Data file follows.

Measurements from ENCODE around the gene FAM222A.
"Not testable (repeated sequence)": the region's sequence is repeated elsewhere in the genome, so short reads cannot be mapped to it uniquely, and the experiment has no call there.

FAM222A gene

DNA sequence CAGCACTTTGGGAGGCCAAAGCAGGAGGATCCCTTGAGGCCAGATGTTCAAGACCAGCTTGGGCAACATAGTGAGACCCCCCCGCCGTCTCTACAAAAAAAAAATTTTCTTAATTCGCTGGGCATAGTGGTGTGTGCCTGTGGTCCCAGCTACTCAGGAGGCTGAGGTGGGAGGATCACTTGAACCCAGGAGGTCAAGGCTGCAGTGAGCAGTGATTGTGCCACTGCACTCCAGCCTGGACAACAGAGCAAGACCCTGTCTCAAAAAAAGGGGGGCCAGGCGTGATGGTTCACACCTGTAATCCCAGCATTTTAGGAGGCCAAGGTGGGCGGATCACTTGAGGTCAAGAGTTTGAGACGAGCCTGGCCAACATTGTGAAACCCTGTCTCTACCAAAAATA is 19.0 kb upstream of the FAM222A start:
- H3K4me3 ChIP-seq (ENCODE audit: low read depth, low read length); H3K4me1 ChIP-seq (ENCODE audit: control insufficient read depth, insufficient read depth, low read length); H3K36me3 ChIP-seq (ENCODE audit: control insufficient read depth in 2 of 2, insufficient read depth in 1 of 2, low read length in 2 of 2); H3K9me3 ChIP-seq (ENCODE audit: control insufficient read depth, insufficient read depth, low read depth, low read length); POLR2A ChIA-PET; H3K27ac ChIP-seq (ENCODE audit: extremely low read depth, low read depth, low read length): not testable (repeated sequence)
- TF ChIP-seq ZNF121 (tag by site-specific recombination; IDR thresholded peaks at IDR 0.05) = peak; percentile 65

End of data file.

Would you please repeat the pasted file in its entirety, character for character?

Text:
Measurements from ENCODE around the gene FAM222A.
"Not testable (repeated sequence)": the region's sequence is repeated elsewhere in the genome, so short reads cannot be mapped to it uniquely, and the experiment has no call there.

FAM222A gene

DNA sequence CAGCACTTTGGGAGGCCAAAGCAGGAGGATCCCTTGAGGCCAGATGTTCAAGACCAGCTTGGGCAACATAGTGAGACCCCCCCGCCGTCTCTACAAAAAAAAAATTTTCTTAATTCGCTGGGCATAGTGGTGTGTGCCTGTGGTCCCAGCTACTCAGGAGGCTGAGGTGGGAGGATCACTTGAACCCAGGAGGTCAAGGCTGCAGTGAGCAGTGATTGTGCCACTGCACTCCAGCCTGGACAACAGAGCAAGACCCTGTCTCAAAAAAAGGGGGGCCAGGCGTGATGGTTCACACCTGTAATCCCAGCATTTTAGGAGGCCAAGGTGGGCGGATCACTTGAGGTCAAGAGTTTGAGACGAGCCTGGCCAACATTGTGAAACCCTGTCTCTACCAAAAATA is 19.0 kb upstream of the FAM222A start:
- H3K4me3 ChIP-seq (ENCODE audit: low read depth, low read length); H3K4me1 ChIP-seq (ENCODE audit: control insufficient read depth, insufficient read depth, low read length); H3K36me3 ChIP-seq (ENCODE audit: control insufficient read depth in 2 of 2, insufficient read depth in 1 of 2, low read length in 2 of 2); H3K9me3 ChIP-seq (ENCODE audit: control insufficient read depth, insufficient read depth, low read depth, low read length); POLR2A ChIA-PET; H3K27ac ChIP-seq (ENCODE audit: extremely low read depth, low read depth, low read length): not testable (repeated sequence)
- TF ChIP-seq ZNF121 (tag by site-specific recombination; IDR thresholded peaks at IDR 0.05) = peak; percentile 65